Grilled Pork Loin with Peach-Whiskey Sauce
|October 10, 2011||Posted by Cheeks under Grilling, Main Course, Make-ahead, MEAT, Recipe|
Hello again, Internet friends! It has been a long time….
You see, I went and got hitched last summer, and we decided to “save” (and save up for) our honeymoon for a year and to take that special vacation as a one-year anniversary celebration, and to go all-out somewhere really special.
Having just returned from an unbelievable, exotic, amazing, mesmerizing, delicious, strange, wonderful trip through Peru (Lima, Cuzco, Machu Picchu) and Easter Island, Chile, I’m ready to get back to familiar things – and foods! Not that we didn’t love South American foods – all sorts of exotic fruits and juices; the tangy, creamy andean cheese; more fresh fish and ceviche than you could ever hope to try; the strange – alpaca, guinea pig, tacu tacu – and the all-to-familiar – pizza and mcdonalds everywhere!.
It was, as I said, absolutely amazing, and I’ll have more to say once my thoughts organize themselves (particularly my new adventures in CANNING!). But until then, here’s a recipe to tide you over, a quick and easy way to fake a fancy roast on the grill by brine-ing and glazing a pork tenderloin on the grill. Brine, brine, brine. That’s the secret to this awesome recipe.
While many cuts of pork are, like steak, richly marbled with fat, it earned it’s reputation as ‘the other white meat’ because (of marketing) there are plenty of lean, dry cuts of pork that end up on our plates. Think of anytime you’ve had an overcooked pork chop – the dry, tough, pasty meat that can’t be cut through or chewed up without serious jaw work.
Because for many years we feared trichinosis, pork is usually thought of like chicken in that it must be cooked through, period, with error falling squarely on the side of overcooking it. As a result, unless you’re talking about slow-cooked barbecued pork shoulder, meaty country ribs, or other fatty cuts, pork is more often than not a saraha-like eating experience.
But that all is changing, as experts – including, now, the FDA – agree that trichinosis is no longer a risk – thus, pork has entered the realm of undercooked meats. I was shocked the first time a server asked me how I wanted my pork chop cooked (uh…till it’s done?) but now am slowly, slowly wrapping my brain around this.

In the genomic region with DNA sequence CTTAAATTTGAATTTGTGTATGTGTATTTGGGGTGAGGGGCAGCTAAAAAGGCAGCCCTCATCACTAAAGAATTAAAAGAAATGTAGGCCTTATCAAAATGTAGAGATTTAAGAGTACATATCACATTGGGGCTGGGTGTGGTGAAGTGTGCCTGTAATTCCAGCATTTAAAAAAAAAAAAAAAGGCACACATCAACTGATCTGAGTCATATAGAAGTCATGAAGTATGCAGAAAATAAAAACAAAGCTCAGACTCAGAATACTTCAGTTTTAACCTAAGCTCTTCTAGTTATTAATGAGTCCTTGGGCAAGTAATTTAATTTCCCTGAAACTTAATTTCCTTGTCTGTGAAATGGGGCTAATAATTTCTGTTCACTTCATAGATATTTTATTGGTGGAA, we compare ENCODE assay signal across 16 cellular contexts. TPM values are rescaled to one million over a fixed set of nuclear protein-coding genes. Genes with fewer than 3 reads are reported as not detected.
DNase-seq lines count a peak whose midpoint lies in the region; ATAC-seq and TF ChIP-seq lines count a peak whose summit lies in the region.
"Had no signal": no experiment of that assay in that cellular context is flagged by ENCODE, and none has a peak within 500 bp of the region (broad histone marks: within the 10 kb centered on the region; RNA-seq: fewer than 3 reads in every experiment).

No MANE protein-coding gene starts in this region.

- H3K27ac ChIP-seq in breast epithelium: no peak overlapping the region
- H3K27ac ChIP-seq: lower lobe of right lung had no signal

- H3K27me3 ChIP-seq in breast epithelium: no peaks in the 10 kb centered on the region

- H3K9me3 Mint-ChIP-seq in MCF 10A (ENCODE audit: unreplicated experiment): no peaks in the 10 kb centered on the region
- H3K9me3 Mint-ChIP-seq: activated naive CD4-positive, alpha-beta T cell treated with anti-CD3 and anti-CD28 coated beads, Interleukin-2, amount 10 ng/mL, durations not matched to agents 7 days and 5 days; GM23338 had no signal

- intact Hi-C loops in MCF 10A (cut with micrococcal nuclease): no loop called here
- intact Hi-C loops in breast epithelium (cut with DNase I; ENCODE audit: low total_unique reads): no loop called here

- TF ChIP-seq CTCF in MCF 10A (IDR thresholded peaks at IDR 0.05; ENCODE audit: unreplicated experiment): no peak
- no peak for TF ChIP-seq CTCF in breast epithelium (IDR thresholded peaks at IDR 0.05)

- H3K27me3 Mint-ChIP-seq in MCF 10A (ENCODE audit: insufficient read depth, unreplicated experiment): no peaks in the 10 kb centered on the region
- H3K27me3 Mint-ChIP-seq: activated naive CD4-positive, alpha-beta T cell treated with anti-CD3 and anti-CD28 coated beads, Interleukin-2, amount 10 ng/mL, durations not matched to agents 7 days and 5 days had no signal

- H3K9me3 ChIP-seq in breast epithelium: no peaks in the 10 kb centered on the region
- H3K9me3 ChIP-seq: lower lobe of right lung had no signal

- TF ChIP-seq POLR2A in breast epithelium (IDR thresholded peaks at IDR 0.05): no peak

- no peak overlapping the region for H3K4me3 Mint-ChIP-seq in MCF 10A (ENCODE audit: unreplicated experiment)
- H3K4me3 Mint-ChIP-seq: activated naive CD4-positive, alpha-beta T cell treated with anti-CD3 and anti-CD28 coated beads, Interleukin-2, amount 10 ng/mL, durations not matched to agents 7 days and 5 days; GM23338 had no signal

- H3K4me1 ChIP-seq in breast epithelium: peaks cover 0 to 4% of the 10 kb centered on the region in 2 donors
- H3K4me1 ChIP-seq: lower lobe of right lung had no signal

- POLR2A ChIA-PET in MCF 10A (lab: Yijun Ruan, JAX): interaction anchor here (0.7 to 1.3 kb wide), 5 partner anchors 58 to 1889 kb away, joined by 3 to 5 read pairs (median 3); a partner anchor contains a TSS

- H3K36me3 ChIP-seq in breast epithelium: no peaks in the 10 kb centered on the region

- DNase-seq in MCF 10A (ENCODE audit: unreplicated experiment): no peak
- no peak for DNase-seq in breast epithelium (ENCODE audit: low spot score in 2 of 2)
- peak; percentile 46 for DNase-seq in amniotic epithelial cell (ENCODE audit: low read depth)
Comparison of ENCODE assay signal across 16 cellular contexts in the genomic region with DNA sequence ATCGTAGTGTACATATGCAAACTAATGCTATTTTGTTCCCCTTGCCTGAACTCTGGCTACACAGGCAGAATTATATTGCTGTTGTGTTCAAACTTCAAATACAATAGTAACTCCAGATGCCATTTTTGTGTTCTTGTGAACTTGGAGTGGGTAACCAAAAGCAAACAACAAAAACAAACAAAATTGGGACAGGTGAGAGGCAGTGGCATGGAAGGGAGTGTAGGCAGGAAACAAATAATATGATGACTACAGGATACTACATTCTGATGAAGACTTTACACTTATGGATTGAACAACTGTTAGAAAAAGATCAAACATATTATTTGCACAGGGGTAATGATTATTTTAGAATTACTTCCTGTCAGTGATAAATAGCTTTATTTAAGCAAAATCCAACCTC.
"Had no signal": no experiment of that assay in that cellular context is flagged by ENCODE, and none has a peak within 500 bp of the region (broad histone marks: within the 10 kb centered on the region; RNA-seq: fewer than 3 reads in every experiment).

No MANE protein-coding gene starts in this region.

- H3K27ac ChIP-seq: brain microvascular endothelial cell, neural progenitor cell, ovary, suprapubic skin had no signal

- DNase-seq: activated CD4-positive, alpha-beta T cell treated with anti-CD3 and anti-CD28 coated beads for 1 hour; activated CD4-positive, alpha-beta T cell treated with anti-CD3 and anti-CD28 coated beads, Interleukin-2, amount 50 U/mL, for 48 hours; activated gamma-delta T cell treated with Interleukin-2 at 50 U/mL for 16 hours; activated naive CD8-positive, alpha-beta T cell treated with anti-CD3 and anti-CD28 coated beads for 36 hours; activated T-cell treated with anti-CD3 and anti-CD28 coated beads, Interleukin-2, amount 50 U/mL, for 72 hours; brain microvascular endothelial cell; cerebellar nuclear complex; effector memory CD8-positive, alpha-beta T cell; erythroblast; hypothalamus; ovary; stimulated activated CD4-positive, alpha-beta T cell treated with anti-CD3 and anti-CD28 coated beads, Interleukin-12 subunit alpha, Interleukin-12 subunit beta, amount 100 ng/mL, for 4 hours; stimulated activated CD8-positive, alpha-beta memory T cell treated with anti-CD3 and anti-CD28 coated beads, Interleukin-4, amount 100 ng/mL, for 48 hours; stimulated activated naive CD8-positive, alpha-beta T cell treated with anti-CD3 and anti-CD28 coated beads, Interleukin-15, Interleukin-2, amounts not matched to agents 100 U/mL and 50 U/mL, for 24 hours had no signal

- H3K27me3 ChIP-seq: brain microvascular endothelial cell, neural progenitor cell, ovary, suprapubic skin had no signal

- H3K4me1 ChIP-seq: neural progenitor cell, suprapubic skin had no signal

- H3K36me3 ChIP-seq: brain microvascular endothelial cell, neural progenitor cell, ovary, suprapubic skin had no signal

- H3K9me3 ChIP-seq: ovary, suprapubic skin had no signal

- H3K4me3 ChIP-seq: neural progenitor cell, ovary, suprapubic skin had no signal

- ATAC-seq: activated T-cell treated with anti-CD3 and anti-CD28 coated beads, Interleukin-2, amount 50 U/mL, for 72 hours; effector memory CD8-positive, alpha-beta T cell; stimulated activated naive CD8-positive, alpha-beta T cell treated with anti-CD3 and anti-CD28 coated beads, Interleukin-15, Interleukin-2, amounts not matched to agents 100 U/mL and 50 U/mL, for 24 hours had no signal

Still, the texture of rare pork is….gross. It’s chewy and funky; it isn’t a meat I want carpaccio’ed or tartare’d. But, cooked to medium or higher, or like I like it with the barest blush of pink in the center, you can cook the lean cuts of pork without having to worry about them drying out and toughening up.
If this is still too much for you, all is not lost. Brine will help you out!
Brining meat is a technique often associated with poultry, most famously Thanksgiving turkeys. It involves soaking the uncooked bird or roast in a salty, and often spiced, solution for several hours or even days. Because of osmosis (I think; my tenth grade chemistry teacher would be so proud), the salty solution penetrates into the bird, bringing flavor and moisture to the meat.
And, best part, it’s easy. I mixed about 1/4 cup of salt, brown sugar, and some crushed peppercorns into 3 cups of warm water, and soaked the pork tenderloin for about 30 minutes. I read some guides that said the tenderloin would turn mealy if left in the brine any longer, although I’ve seen tougher pork cuts brined for much longer!
Once it was brined, it went onto a hot grill and was glazed with a quick peach-whiskey sauce that had been reducing on the stove. Even though I probably grilled it a smidge too long (no pink in this loin), the brining process kept the meat tender and juicy. Perfection!
Brined Pork Loin with Peach-Whiskey Sauce
- 1 1.5-2-pound pork loin, trimmed
- 3 cups warm water
- 1/4 cup salt
- 3 Tbsp brown sugar
- 1/2 Tbsp butter
- 1 shallot, minced
- 1 large garlic clove, minced
- 1/4 cup peach preserves
- 3 Tbsp whiskey
- 2 Tbsp apple cider vinegar
- 3 Tbsp ketchup
- 1 Tbsp molasses
- 2 Tbsp water
- 1/8 tsp red pepper flakes
- 1 medium-to-large zucchini, sliced into 1/2″ rounds
- 2 slightly underripe peaches, sliced into 1/4″ rounds (it’s OK to leave the pit in teh middle slice – it will pop out easier once its grilled)
- 2 tsp vegetable oil